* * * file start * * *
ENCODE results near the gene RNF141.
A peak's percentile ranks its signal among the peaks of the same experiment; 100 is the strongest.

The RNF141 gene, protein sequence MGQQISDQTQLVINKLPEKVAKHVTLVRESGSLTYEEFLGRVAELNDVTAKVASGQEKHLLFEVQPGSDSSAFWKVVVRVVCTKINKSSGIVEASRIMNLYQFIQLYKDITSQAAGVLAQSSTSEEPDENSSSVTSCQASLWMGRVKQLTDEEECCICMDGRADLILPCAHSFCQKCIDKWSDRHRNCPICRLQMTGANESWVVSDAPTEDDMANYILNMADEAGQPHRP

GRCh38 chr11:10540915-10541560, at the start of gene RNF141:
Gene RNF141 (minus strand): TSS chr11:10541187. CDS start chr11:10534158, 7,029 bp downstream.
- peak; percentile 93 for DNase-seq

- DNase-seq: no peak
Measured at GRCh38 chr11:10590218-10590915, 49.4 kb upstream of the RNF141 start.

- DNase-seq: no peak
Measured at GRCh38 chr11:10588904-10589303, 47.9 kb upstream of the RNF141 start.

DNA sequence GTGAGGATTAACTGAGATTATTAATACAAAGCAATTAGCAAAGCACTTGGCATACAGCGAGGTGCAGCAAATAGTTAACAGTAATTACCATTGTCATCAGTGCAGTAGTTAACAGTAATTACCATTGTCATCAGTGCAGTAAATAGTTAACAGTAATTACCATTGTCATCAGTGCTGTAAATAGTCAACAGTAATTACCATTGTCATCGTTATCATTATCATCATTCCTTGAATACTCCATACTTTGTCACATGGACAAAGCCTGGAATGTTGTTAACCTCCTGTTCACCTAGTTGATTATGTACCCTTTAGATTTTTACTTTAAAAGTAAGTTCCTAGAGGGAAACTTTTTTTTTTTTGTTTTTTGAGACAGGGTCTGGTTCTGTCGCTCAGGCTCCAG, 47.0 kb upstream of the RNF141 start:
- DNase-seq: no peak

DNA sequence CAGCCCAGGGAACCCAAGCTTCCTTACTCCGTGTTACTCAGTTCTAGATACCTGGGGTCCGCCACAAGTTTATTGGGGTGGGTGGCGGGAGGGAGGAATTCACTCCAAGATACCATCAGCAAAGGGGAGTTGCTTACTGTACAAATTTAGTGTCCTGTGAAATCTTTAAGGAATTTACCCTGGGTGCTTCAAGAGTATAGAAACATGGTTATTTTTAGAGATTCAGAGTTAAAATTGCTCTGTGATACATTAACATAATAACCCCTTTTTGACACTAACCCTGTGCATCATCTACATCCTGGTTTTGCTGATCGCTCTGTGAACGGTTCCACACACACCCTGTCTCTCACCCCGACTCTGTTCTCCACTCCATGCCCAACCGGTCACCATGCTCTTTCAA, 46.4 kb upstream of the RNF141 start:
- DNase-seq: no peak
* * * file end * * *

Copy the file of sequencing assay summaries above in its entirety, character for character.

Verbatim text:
ENCODE results near the gene RNF141.
A peak's percentile ranks its signal among the peaks of the same experiment; 100 is the strongest.

The RNF141 gene, protein sequence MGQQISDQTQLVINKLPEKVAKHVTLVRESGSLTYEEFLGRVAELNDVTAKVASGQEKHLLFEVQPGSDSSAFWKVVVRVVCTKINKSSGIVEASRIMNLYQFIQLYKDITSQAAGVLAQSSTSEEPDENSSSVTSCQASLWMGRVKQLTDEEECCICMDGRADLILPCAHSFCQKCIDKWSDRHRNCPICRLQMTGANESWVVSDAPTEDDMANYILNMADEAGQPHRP

GRCh38 chr11:10540915-10541560, at the start of gene RNF141:
Gene RNF141 (minus strand): TSS chr11:10541187. CDS start chr11:10534158, 7,029 bp downstream.
- peak; percentile 93 for DNase-seq

- DNase-seq: no peak
Measured at GRCh38 chr11:10590218-10590915, 49.4 kb upstream of the RNF141 start.

- DNase-seq: no peak
Measured at GRCh38 chr11:10588904-10589303, 47.9 kb upstream of the RNF141 start.

DNA sequence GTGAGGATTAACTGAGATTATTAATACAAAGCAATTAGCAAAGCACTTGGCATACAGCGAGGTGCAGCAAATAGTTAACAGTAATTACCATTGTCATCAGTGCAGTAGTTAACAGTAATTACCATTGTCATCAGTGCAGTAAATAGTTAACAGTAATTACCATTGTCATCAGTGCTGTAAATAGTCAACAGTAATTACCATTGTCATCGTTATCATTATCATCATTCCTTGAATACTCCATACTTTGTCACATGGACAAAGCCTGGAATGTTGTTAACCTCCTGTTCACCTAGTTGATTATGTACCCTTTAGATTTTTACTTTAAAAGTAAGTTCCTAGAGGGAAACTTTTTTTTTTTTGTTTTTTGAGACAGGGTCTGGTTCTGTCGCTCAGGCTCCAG, 47.0 kb upstream of the RNF141 start:
- DNase-seq: no peak

DNA sequence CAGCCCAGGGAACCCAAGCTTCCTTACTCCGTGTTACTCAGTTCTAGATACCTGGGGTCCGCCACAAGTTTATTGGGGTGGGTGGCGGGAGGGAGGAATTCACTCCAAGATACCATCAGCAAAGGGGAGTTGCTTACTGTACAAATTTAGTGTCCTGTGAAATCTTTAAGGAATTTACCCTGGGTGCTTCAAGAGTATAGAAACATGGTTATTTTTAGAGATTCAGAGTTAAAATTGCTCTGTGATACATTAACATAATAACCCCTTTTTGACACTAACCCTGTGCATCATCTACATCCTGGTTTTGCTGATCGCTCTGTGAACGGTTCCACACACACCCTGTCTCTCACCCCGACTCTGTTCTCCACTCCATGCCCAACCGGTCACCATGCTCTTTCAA, 46.4 kb upstream of the RNF141 start:
- DNase-seq: no peak